December 5, 2019 / by Geri Throne
A 40,000-square-foot lakefront home proposed for Palmer Avenue—the biggest home ever in the city—is garnering the most attention outside Winter Park. But residents who crowded a city planning and zoning board meeting Tuesday had an even bigger issue on their minds: a rezoning plan to convert North Orange Avenue into the city’s next intensely developed hot spot.
After a long line of residents spoke for and against the rezoning proposal, members of the advisory board all voiced their enthusiastic support. They agreed that benefits would outweigh any negatives and voted unanimously to recommend the proposal to the city commission.
City commissioners will consider the rezoning plan at its Jan. 13 meeting.
Planning jargon aside…
Despite use of planning jargon such as “overlay district” and “placemaking” at Tuesday’s hearing, the issues surrounding the proposed Orange Avenue district boil down to familiar zoning concerns: Is growth “inevitable” in Winter Park, and if it is, how much development should be packed into an area? How high should buildings be allowed? How much extra traffic should be created? How well would new construction mesh with existing structures?
City Planning Director Bronce Stephenson said a flexible mixed-use overlay is the best way to deal with the avenue’s future growth. He defended the months-long process the city went through to arrive at the proposal, noting that residents were involved early on. An 11-member appointed steering committee, made up of people with broad ranges of opinion about development, participated in the recommendations.
“Despite what has been reported [in social media], the small-scale character of Orange Avenue has been promoted and protected throughout the process to the highest extent possible,” Stephenson said.
Residents concerned about the new zoning district, however, were not convinced. They asked the planning board for more time to digest the thick packet explaining the proposal. They noted the potential for congestion, more traffic and buildings as tall as five and seven stories within the district.
Although the number of residential units in the district would stay the same, total development in the proposed district would become more intense. Under current zoning, almost 1.9 million square feet of development is possible in the district. With the new district zoning, the total square footage possible would climb to more than 2.6 million.
The benefit, Stephenson said, would be a mixed-use plan that would improve the area visually, attract more visitors, and cure what the city sees as “economic stagnation” on Orange Avenue from Fairbanks Avenue to US 17-92. Some other pluses he cited: wider, safer sidewalks; more open space; connection with nearby Mead Botanical Gardens, and parking garages set back behind buildings. Design standards would ensure that new structures would be attractive and compatible with neighboring buildings.
Existing zoning also would allow more development, he said, and perhaps not what residents might desire. Without new and creative zoning, he warned, a Wal-Mart-sized structure could be built with a huge paved parking lot.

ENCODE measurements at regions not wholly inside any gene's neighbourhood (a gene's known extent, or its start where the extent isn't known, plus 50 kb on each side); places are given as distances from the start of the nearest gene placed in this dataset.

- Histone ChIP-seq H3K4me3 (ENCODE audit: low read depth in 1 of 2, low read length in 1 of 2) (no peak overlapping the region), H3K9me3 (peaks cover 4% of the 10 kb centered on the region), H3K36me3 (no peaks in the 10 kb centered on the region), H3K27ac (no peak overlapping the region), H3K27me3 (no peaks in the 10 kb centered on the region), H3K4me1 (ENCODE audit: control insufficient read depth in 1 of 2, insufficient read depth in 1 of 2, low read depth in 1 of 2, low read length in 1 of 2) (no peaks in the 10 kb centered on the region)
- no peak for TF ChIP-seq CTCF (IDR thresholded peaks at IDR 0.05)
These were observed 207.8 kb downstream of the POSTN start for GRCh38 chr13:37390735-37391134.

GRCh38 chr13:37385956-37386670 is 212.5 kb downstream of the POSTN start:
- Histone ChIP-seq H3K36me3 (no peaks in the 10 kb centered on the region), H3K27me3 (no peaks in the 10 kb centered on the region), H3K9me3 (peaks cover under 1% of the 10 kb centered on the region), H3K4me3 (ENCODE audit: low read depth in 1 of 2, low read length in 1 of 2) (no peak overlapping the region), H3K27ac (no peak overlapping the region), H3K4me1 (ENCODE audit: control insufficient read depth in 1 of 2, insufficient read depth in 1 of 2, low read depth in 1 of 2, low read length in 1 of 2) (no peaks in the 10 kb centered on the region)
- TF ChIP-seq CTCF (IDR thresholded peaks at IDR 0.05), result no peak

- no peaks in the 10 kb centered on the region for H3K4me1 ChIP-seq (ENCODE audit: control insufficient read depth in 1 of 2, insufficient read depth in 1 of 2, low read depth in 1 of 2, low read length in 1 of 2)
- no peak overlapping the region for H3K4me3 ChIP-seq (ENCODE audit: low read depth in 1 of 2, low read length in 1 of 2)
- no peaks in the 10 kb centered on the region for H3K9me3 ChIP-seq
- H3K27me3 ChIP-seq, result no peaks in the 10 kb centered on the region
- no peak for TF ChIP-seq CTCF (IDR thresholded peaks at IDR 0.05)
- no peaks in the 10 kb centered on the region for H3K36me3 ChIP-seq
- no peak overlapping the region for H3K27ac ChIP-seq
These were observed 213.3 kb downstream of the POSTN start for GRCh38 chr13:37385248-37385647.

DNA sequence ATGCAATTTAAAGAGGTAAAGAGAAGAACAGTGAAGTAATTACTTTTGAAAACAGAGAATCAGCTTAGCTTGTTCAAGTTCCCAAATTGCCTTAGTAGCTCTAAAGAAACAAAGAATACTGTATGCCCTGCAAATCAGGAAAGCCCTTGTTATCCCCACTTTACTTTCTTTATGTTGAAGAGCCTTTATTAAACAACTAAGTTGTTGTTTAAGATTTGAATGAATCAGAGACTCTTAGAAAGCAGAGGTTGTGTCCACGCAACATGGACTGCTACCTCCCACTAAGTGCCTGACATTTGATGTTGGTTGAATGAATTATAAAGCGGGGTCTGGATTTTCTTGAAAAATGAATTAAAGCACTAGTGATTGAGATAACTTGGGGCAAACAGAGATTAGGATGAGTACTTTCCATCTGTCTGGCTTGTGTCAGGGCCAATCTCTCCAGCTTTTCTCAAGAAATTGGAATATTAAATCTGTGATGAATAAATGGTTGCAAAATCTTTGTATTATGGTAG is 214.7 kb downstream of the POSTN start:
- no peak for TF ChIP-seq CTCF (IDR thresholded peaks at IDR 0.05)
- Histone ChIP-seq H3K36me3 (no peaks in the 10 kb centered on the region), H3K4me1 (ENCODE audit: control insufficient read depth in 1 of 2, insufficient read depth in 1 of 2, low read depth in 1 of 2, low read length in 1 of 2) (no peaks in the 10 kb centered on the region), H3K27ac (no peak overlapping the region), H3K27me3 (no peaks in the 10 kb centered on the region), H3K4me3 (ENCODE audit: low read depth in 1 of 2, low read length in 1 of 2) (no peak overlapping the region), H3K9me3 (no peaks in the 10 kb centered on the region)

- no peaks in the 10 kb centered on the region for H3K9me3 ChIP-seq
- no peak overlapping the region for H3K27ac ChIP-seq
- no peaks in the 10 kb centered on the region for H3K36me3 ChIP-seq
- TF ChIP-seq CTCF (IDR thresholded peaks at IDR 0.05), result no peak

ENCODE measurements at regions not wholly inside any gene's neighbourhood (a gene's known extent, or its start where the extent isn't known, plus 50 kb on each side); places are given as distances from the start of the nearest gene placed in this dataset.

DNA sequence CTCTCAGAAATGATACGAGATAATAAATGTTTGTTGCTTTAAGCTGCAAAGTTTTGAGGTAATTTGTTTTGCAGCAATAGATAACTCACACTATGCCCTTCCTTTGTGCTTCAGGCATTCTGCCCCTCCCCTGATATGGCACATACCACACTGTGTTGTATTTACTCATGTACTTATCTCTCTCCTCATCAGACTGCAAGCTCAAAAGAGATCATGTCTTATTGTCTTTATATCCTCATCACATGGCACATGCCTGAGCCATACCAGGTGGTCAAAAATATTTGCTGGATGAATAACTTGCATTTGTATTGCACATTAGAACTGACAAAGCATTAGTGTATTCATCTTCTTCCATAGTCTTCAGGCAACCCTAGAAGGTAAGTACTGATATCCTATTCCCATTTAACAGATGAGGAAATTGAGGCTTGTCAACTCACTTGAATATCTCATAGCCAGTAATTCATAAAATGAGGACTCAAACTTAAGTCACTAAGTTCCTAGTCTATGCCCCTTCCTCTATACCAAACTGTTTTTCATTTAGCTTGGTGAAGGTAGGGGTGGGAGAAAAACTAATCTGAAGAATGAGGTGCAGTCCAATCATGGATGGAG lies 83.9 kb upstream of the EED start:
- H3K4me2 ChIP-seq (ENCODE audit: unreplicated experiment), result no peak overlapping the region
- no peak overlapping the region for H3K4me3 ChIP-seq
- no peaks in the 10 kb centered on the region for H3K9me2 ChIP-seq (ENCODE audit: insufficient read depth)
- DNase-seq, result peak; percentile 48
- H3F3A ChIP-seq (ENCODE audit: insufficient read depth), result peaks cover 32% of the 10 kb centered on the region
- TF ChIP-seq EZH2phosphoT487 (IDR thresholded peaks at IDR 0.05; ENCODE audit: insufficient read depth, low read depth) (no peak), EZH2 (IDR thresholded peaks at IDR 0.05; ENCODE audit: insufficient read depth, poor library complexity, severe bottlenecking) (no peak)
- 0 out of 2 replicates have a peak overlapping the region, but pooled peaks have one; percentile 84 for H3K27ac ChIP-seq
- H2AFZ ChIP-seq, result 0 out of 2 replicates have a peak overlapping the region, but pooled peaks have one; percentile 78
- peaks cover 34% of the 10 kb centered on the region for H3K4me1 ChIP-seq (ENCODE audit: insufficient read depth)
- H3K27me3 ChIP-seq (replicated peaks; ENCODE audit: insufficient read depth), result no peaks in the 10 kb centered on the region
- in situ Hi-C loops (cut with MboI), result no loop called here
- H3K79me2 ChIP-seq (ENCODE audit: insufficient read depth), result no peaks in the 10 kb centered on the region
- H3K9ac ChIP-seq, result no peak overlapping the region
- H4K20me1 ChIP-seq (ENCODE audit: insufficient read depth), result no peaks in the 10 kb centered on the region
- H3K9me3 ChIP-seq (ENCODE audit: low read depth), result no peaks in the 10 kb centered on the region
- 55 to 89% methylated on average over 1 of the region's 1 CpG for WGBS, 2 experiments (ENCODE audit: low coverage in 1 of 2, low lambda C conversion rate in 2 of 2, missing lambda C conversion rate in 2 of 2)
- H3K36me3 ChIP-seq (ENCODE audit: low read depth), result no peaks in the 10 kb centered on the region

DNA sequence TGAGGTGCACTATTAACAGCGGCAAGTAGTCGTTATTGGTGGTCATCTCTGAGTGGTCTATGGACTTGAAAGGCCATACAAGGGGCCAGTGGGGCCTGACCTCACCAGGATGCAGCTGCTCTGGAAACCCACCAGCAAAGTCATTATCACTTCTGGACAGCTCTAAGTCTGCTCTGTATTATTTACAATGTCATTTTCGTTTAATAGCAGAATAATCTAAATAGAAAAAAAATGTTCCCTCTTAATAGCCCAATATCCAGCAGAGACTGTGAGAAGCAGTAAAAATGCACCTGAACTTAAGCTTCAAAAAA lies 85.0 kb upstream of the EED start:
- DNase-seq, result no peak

Some residents, however, worried that the plan didn’t do enough to honor the city’s stated commitment to cherish “its traditional scale and charm.” Resident Bart Johnson said that exceptions to that goal in most of the proposed district were big enough for a developer to “drive a truck through.”
“Citizens need more time to fully understand the implications” of the lengthy new ordinance, pleaded resident Pat McDonald, a concern echoed by other residents.
Frank Hamner, an attorney representing the Holler family, a major property owner in the area, criticized calls for further delay as having “a different purpose” than stated. Residents had ample time to attend the numerous public meetings about the proposal, he said. Their calls for more time were “a distraction” to “delay for delay’s purposes.” Hamner also accused unidentified people of posting online anonymously and knocking on doors “spreading lies” about the plan. Those people should “come up out of the sewer,” and make their case face to face, he said.
Stephenson downplayed traffic worries. The planning director stressed that the overlay is a “framework” or starting point, which must be approved before a traffic study can be done. He also cited a state study that found few drivers stopped on Orange Avenue as a destination. He described it as a “cut through” road.
That four-lane stretch of North Orange Avenue is no shortcut, however. It serves as an arterial road in Winter Park, connecting Winter Park commuters to State Road 527 and US 17-92 and helping them get from one side of the city to the other. Traffic accidents on that stretch are frequent, city statistics show. Until a traffic study is conducted, it remains unknown how traffic safety, street parking and traffic flow will be juggled under the proposed design.
Undecided in the proposed ordinance is the fate of Progress Point, an odd-shaped, city-owned parcel at the intersections of Orange Avenue and Denning Drive. The steering committee could not agree how the lot should be used or whether the city should sell it. Sheila Deciccio, a member of that steering committee, urged that the city keep the land, which might help solve area stormwater and parking problems. The site is “one of the jewels we have left,” she said.
Also unknown, but probably not in doubt, is an unrelated agenda item—the fate of the massive 40,093-square-foot home that real-estate developer Marc Hagle wants to build on Lake Osceola. The planning and zoning board tabled its vote until next month after some board members and two neighbors raised questions about a proposed setback.